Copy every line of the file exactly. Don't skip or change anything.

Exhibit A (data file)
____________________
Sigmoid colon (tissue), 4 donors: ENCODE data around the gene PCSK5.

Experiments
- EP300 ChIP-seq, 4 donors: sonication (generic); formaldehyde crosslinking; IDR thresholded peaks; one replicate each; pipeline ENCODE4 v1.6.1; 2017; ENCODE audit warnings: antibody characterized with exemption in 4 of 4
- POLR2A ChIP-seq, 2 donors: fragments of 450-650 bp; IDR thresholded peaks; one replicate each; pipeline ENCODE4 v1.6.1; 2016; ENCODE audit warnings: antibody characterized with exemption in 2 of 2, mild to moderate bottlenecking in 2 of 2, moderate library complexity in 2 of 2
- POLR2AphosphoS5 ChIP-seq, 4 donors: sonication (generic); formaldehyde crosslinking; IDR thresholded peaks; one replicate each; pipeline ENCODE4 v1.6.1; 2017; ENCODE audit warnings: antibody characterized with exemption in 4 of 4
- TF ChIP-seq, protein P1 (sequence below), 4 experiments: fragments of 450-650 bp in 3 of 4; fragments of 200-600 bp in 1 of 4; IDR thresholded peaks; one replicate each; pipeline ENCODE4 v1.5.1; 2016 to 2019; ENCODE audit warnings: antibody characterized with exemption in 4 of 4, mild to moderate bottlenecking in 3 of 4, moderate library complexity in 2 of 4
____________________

Sigmoid colon (tissue), 4 donors: ENCODE data around the gene PCSK5.

Experiments
- EP300 ChIP-seq, 4 donors: sonication (generic); formaldehyde crosslinking; IDR thresholded peaks; one replicate each; pipeline ENCODE4 v1.6.1; 2017; ENCODE audit warnings: antibody characterized with exemption in 4 of 4
- POLR2A ChIP-seq, 2 donors: fragments of 450-650 bp; IDR thresholded peaks; one replicate each; pipeline ENCODE4 v1.6.1; 2016; ENCODE audit warnings: antibody characterized with exemption in 2 of 2, mild to moderate bottlenecking in 2 of 2, moderate library complexity in 2 of 2
- POLR2AphosphoS5 ChIP-seq, 4 donors: sonication (generic); formaldehyde crosslinking; IDR thresholded peaks; one replicate each; pipeline ENCODE4 v1.6.1; 2017; ENCODE audit warnings: antibody characterized with exemption in 4 of 4
- TF ChIP-seq, protein P1 (sequence below), 4 experiments: fragments of 450-650 bp in 3 of 4; fragments of 200-600 bp in 1 of 4; IDR thresholded peaks; one replicate each; pipeline ENCODE4 v1.5.1; 2016 to 2019; ENCODE audit warnings: antibody characterized with exemption in 4 of 4, mild to moderate bottlenecking in 3 of 4, moderate library complexity in 2 of 4